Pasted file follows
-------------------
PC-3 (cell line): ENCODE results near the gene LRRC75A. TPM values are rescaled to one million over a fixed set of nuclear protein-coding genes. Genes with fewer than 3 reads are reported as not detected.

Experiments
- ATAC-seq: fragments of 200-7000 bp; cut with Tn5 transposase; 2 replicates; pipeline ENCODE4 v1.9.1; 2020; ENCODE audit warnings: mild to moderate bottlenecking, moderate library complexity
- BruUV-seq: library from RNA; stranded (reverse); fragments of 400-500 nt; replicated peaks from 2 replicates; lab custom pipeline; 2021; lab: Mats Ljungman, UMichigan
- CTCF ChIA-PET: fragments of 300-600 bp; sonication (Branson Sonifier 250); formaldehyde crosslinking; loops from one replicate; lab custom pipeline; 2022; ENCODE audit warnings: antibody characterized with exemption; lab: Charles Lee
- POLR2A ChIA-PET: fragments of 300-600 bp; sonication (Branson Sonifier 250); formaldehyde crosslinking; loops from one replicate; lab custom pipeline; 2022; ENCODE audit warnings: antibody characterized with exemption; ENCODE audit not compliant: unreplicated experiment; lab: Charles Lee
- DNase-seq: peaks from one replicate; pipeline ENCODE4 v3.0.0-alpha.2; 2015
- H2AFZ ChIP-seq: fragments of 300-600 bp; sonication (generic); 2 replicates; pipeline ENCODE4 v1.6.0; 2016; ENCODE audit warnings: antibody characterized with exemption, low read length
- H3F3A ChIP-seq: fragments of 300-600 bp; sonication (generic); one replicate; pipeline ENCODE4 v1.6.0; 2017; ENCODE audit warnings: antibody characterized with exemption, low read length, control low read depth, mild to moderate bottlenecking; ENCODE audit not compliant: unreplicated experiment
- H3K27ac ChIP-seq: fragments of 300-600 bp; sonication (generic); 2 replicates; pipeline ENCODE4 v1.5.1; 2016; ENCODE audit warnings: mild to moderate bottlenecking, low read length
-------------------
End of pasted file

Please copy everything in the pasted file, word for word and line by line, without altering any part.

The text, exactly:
PC-3 (cell line): ENCODE results near the gene LRRC75A. TPM values are rescaled to one million over a fixed set of nuclear protein-coding genes. Genes with fewer than 3 reads are reported as not detected.

Experiments
- ATAC-seq: fragments of 200-7000 bp; cut with Tn5 transposase; 2 replicates; pipeline ENCODE4 v1.9.1; 2020; ENCODE audit warnings: mild to moderate bottlenecking, moderate library complexity
- BruUV-seq: library from RNA; stranded (reverse); fragments of 400-500 nt; replicated peaks from 2 replicates; lab custom pipeline; 2021; lab: Mats Ljungman, UMichigan
- CTCF ChIA-PET: fragments of 300-600 bp; sonication (Branson Sonifier 250); formaldehyde crosslinking; loops from one replicate; lab custom pipeline; 2022; ENCODE audit warnings: antibody characterized with exemption; lab: Charles Lee
- POLR2A ChIA-PET: fragments of 300-600 bp; sonication (Branson Sonifier 250); formaldehyde crosslinking; loops from one replicate; lab custom pipeline; 2022; ENCODE audit warnings: antibody characterized with exemption; ENCODE audit not compliant: unreplicated experiment; lab: Charles Lee
- DNase-seq: peaks from one replicate; pipeline ENCODE4 v3.0.0-alpha.2; 2015
- H2AFZ ChIP-seq: fragments of 300-600 bp; sonication (generic); 2 replicates; pipeline ENCODE4 v1.6.0; 2016; ENCODE audit warnings: antibody characterized with exemption, low read length
- H3F3A ChIP-seq: fragments of 300-600 bp; sonication (generic); one replicate; pipeline ENCODE4 v1.6.0; 2017; ENCODE audit warnings: antibody characterized with exemption, low read length, control low read depth, mild to moderate bottlenecking; ENCODE audit not compliant: unreplicated experiment
- H3K27ac ChIP-seq: fragments of 300-600 bp; sonication (generic); 2 replicates; pipeline ENCODE4 v1.5.1; 2016; ENCODE audit warnings: mild to moderate bottlenecking, low read length